Labode calls for the ‘Kagame Effect’ on child marriages

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By Anna Chibamu

MATEBELELAND North legislator and Health Parliamentary Portfolio Committee Chairperson, Ruth Labode has called on President Emmerson Mnangagwa to consider the “Kagame Effect” as child pregnancies and marriages surge.

Rwanda President Paul Kagame introduced a law which directed that no Rwandese child to be allowed to deliver a baby if she falls pregnant and this came to be known as the “Kagame Effected International Label”.

Kagame made sure that the final decision on whether that pregnancy was terminated would lie with the child.

Speaking on a point of national interest Tuesday in Parliament Wednesday, Labode bemoaned the increase in cases of child pregnancies countrywide, where legislation had failed to effectively deal with child protection.

“I am sure Mr. Speaker Sir in the last week you have heard about three girls: two 9-year-olds and one 8-year-old, who are pregnant, almost full term, one is about to deliver,” she said.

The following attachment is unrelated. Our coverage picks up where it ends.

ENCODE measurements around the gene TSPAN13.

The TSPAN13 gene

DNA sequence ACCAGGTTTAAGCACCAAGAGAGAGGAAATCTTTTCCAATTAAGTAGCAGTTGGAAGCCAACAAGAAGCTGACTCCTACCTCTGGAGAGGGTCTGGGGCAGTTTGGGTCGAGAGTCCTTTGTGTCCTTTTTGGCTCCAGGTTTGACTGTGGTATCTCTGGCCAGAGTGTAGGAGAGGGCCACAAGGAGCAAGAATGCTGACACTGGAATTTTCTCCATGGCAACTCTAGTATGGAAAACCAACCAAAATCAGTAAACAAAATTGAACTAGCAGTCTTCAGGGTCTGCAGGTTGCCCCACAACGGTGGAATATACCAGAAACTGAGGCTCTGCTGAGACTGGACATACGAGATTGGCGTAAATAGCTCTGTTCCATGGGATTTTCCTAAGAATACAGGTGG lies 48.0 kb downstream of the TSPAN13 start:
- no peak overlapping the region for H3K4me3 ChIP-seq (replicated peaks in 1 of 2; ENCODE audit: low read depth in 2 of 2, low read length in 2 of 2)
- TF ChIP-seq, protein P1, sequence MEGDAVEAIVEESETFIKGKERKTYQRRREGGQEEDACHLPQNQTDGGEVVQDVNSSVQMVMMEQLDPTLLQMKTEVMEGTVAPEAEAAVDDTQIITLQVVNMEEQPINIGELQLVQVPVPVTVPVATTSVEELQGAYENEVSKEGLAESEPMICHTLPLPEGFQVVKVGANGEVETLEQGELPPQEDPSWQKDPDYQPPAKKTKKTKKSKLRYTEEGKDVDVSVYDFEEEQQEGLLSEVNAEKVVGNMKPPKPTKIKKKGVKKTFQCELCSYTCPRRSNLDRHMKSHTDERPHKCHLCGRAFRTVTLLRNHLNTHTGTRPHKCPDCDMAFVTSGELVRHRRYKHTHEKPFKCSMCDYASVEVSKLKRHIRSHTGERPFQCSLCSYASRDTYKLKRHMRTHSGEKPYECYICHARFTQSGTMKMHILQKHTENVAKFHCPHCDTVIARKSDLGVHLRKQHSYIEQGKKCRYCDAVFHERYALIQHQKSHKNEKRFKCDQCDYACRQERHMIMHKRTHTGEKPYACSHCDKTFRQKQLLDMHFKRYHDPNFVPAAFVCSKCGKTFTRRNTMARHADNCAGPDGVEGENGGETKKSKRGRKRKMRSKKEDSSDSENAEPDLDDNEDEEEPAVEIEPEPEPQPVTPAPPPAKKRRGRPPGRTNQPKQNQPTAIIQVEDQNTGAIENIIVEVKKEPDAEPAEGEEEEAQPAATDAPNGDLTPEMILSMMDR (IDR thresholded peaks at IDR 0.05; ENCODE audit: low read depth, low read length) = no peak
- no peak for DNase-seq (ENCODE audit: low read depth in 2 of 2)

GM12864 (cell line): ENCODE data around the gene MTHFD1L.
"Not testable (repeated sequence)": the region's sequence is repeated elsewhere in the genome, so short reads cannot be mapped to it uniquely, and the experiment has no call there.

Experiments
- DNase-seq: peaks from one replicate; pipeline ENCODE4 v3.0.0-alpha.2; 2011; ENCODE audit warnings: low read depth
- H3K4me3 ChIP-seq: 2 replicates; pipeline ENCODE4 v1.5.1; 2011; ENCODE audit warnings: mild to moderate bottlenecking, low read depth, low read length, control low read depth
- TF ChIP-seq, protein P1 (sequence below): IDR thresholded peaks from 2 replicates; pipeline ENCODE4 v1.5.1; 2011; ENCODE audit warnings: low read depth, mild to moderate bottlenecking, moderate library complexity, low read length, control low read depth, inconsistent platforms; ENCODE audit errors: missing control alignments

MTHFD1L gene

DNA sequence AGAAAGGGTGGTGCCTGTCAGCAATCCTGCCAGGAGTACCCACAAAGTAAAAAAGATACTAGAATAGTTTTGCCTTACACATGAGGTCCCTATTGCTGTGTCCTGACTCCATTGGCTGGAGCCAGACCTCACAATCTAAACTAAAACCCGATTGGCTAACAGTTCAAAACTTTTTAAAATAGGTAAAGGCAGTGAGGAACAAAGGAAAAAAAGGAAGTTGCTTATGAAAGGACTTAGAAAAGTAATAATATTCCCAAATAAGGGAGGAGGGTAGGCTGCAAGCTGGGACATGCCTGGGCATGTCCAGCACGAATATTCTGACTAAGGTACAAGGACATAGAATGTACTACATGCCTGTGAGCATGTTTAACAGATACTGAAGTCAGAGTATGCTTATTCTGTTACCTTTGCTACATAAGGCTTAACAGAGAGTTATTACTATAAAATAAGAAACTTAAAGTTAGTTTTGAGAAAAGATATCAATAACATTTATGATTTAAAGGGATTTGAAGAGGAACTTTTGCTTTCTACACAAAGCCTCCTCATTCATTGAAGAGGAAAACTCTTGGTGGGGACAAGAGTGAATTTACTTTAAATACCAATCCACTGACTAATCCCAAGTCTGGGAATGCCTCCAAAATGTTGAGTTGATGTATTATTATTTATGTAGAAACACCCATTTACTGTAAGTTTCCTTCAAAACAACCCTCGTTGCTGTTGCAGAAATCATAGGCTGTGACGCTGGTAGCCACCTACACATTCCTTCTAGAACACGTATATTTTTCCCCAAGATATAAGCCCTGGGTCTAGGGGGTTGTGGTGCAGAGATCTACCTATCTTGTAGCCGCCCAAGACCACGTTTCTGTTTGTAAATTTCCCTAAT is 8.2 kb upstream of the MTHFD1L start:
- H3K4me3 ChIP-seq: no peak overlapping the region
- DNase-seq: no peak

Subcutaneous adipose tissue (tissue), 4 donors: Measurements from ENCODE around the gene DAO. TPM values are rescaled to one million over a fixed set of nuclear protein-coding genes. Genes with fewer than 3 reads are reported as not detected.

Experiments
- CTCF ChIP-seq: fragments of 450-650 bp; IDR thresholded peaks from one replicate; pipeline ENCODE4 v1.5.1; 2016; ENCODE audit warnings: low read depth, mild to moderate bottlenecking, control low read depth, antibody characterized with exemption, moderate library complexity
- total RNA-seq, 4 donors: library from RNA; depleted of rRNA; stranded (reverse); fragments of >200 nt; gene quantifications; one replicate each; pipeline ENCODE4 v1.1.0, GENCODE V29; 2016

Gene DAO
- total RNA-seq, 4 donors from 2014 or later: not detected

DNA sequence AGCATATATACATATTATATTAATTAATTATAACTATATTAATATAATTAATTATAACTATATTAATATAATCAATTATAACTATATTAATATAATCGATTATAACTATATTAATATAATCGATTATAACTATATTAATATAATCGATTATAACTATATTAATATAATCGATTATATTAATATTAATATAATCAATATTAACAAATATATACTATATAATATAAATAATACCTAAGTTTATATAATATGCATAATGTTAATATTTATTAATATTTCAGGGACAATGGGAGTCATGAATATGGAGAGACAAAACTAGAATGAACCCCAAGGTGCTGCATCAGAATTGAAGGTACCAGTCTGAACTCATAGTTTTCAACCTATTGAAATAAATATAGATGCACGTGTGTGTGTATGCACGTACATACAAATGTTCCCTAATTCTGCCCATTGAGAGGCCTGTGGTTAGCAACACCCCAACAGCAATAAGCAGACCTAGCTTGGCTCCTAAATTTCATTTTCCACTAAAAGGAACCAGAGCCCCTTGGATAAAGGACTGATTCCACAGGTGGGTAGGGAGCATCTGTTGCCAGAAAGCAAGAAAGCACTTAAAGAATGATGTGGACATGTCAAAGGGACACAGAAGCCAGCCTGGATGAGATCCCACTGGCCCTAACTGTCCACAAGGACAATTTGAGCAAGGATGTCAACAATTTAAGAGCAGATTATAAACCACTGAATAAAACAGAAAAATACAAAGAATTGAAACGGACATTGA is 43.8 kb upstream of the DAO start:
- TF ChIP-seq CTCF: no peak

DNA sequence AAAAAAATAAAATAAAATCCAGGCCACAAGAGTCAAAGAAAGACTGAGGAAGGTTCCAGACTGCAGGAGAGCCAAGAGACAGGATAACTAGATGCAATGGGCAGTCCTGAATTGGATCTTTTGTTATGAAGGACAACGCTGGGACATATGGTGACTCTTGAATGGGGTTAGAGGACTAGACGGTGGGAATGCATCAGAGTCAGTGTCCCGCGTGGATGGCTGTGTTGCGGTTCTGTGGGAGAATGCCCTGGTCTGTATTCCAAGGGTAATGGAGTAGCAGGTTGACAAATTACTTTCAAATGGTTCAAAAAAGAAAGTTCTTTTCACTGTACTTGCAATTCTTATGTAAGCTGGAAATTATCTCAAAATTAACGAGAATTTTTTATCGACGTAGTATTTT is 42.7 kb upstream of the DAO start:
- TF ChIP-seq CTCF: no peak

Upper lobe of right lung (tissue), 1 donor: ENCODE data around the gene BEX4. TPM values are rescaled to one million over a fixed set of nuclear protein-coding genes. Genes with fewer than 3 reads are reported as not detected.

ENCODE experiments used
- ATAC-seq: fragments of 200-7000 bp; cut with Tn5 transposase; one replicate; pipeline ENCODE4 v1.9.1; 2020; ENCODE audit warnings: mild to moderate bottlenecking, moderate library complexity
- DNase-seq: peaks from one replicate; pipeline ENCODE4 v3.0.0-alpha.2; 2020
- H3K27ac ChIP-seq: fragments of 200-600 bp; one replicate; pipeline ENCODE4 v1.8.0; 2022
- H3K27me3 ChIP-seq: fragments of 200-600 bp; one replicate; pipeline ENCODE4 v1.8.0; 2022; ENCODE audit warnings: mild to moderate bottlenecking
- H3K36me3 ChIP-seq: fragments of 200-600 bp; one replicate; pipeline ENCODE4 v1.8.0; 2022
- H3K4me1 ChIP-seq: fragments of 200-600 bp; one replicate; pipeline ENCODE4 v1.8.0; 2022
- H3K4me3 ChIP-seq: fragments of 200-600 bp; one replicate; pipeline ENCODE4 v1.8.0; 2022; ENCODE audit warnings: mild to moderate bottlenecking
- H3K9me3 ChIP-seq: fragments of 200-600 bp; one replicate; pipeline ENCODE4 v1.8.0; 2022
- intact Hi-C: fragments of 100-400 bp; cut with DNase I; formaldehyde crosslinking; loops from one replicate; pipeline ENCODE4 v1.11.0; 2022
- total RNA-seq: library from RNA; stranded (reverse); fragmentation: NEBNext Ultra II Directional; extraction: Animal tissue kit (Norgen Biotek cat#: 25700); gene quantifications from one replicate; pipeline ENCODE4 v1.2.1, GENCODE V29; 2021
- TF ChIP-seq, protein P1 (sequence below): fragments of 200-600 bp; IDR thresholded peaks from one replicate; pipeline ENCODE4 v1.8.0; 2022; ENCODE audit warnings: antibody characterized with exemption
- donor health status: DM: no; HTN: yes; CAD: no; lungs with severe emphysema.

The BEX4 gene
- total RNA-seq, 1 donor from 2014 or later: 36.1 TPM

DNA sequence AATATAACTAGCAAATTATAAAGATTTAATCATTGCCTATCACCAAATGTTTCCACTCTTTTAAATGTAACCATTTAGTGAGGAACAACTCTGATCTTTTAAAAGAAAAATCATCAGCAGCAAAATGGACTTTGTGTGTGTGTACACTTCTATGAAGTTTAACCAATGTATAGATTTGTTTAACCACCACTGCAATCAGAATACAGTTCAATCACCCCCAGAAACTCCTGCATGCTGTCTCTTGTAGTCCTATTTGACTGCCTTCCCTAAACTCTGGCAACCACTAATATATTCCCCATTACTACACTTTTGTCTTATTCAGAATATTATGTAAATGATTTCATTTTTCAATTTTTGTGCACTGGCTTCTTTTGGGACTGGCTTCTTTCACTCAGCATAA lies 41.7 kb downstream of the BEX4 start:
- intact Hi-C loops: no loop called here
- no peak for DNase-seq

”This is a tragedy. As a nation, we have been talking about this and it is about time we act, even if we have to move and act with the Kagame Effect.”

Speaker of Parliament Jacob Mudenda

Speaker Jacob Mudenda advised her to pose the question to Health Minister and Vice President Constantino Chiwenga during Wednesday’s Question and Answer session.

However, the legislator refused to take her seat and continued to speak on the matter.

“No Mr. Speaker, we need to do something now. I was saying the minister does not come to the House, this thing just keeps going on,” she said.

“It is an urgent issue, the President should address it. In Rwanda, it was the President who made the decision. That is why it is called Kagame Effected International Label.”

Mudenda then promised to make a decision.

“Ask the question tomorrow (Wednesday), that is a very profound observation. Hon. Dr. Labode, tomorrow is your feast day. We will call for a decision tomorrow,” highlighted the Speaker.

The child marriages issue has become topical with some white garment churches being accused of promoting unions involving minors.

Two young girls namely, Memory Machaya (14) and Nokutenda Hwaramba (14), died whilst giving birth at church shrines in recent months.

In April 2021, the government reported a major increase in teenage pregnancies, with advocates blaming it on Covid-19 lockdowns and poverty.

Nearly 5,000 teenage girls got pregnant between January and February 2021 and about 1,800 entered early marriages during the same period, the government said.